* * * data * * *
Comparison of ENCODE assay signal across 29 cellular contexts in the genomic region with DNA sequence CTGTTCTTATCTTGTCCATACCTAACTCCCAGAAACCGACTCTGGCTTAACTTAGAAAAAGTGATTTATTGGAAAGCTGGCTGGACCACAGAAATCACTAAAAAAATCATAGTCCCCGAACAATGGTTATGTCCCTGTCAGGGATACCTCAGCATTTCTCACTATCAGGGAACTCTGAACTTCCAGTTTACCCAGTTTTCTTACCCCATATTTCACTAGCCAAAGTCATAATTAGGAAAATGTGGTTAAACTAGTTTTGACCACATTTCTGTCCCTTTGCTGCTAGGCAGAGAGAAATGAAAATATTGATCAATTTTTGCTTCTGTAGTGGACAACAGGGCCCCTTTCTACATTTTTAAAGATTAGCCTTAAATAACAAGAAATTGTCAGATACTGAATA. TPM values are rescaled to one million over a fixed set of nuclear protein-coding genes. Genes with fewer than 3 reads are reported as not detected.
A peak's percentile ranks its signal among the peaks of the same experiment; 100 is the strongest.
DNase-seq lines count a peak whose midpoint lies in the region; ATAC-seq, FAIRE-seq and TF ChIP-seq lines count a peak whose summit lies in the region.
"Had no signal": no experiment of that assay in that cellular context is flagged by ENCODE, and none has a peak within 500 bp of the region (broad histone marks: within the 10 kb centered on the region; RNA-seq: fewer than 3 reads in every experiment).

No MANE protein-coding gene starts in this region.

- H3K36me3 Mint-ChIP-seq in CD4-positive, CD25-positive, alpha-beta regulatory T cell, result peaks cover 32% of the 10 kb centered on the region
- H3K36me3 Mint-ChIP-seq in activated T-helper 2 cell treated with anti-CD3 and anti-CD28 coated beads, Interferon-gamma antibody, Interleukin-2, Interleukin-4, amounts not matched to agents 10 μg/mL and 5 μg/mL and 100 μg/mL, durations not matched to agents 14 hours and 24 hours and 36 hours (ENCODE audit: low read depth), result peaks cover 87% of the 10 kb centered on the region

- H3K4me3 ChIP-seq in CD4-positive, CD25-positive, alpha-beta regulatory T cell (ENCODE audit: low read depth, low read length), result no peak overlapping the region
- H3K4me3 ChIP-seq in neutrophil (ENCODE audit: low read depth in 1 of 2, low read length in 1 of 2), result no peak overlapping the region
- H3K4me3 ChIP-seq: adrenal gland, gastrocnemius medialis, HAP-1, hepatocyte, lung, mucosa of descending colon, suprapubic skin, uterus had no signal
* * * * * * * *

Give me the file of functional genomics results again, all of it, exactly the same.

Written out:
Comparison of ENCODE assay signal across 29 cellular contexts in the genomic region with DNA sequence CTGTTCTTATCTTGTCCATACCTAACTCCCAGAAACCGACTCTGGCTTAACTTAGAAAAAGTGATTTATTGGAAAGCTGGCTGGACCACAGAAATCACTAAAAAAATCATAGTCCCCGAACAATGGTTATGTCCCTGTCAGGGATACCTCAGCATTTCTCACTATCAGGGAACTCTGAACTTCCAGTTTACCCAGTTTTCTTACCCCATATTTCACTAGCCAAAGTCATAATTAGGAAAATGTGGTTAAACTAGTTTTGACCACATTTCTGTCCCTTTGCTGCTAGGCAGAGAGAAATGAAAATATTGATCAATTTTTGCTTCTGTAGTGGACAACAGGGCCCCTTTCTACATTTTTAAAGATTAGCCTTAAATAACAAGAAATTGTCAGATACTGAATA. TPM values are rescaled to one million over a fixed set of nuclear protein-coding genes. Genes with fewer than 3 reads are reported as not detected.
A peak's percentile ranks its signal among the peaks of the same experiment; 100 is the strongest.
DNase-seq lines count a peak whose midpoint lies in the region; ATAC-seq, FAIRE-seq and TF ChIP-seq lines count a peak whose summit lies in the region.
"Had no signal": no experiment of that assay in that cellular context is flagged by ENCODE, and none has a peak within 500 bp of the region (broad histone marks: within the 10 kb centered on the region; RNA-seq: fewer than 3 reads in every experiment).

No MANE protein-coding gene starts in this region.

- H3K36me3 Mint-ChIP-seq in CD4-positive, CD25-positive, alpha-beta regulatory T cell, result peaks cover 32% of the 10 kb centered on the region
- H3K36me3 Mint-ChIP-seq in activated T-helper 2 cell treated with anti-CD3 and anti-CD28 coated beads, Interferon-gamma antibody, Interleukin-2, Interleukin-4, amounts not matched to agents 10 μg/mL and 5 μg/mL and 100 μg/mL, durations not matched to agents 14 hours and 24 hours and 36 hours (ENCODE audit: low read depth), result peaks cover 87% of the 10 kb centered on the region

- H3K4me3 ChIP-seq in CD4-positive, CD25-positive, alpha-beta regulatory T cell (ENCODE audit: low read depth, low read length), result no peak overlapping the region
- H3K4me3 ChIP-seq in neutrophil (ENCODE audit: low read depth in 1 of 2, low read length in 1 of 2), result no peak overlapping the region
- H3K4me3 ChIP-seq: adrenal gland, gastrocnemius medialis, HAP-1, hepatocyte, lung, mucosa of descending colon, suprapubic skin, uterus had no signal